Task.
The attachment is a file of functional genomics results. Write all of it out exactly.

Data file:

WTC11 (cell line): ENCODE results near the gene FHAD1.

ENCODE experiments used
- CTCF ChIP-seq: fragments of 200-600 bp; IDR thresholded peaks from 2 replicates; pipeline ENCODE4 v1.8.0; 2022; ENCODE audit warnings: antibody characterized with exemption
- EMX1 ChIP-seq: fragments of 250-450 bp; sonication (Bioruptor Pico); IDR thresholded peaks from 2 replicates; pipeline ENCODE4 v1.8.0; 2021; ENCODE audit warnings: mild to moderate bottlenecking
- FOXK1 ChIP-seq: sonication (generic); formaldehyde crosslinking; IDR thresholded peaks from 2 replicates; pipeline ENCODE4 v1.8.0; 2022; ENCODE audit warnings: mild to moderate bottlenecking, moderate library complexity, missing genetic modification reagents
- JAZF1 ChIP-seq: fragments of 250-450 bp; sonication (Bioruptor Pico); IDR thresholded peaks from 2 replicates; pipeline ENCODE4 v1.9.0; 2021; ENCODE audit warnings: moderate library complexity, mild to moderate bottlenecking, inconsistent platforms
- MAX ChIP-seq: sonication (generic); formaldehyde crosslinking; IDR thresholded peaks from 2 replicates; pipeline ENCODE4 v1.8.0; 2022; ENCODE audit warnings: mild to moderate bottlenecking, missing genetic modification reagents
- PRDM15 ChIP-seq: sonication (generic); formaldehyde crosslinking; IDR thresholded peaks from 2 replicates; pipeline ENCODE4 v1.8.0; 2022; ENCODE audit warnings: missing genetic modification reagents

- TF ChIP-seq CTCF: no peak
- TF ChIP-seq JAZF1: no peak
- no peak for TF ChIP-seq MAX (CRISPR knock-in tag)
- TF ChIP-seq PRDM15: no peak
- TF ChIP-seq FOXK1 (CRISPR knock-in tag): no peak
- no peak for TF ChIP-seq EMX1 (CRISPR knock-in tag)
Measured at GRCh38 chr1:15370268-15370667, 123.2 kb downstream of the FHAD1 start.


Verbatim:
WTC11 (cell line): ENCODE results near the gene FHAD1.

ENCODE experiments used
- CTCF ChIP-seq: fragments of 200-600 bp; IDR thresholded peaks from 2 replicates; pipeline ENCODE4 v1.8.0; 2022; ENCODE audit warnings: antibody characterized with exemption
- EMX1 ChIP-seq: fragments of 250-450 bp; sonication (Bioruptor Pico); IDR thresholded peaks from 2 replicates; pipeline ENCODE4 v1.8.0; 2021; ENCODE audit warnings: mild to moderate bottlenecking
- FOXK1 ChIP-seq: sonication (generic); formaldehyde crosslinking; IDR thresholded peaks from 2 replicates; pipeline ENCODE4 v1.8.0; 2022; ENCODE audit warnings: mild to moderate bottlenecking, moderate library complexity, missing genetic modification reagents
- JAZF1 ChIP-seq: fragments of 250-450 bp; sonication (Bioruptor Pico); IDR thresholded peaks from 2 replicates; pipeline ENCODE4 v1.9.0; 2021; ENCODE audit warnings: moderate library complexity, mild to moderate bottlenecking, inconsistent platforms
- MAX ChIP-seq: sonication (generic); formaldehyde crosslinking; IDR thresholded peaks from 2 replicates; pipeline ENCODE4 v1.8.0; 2022; ENCODE audit warnings: mild to moderate bottlenecking, missing genetic modification reagents
- PRDM15 ChIP-seq: sonication (generic); formaldehyde crosslinking; IDR thresholded peaks from 2 replicates; pipeline ENCODE4 v1.8.0; 2022; ENCODE audit warnings: missing genetic modification reagents

- TF ChIP-seq CTCF: no peak
- TF ChIP-seq JAZF1: no peak
- no peak for TF ChIP-seq MAX (CRISPR knock-in tag)
- TF ChIP-seq PRDM15: no peak
- TF ChIP-seq FOXK1 (CRISPR knock-in tag): no peak
- no peak for TF ChIP-seq EMX1 (CRISPR knock-in tag)
Measured at GRCh38 chr1:15370268-15370667, 123.2 kb downstream of the FHAD1 start.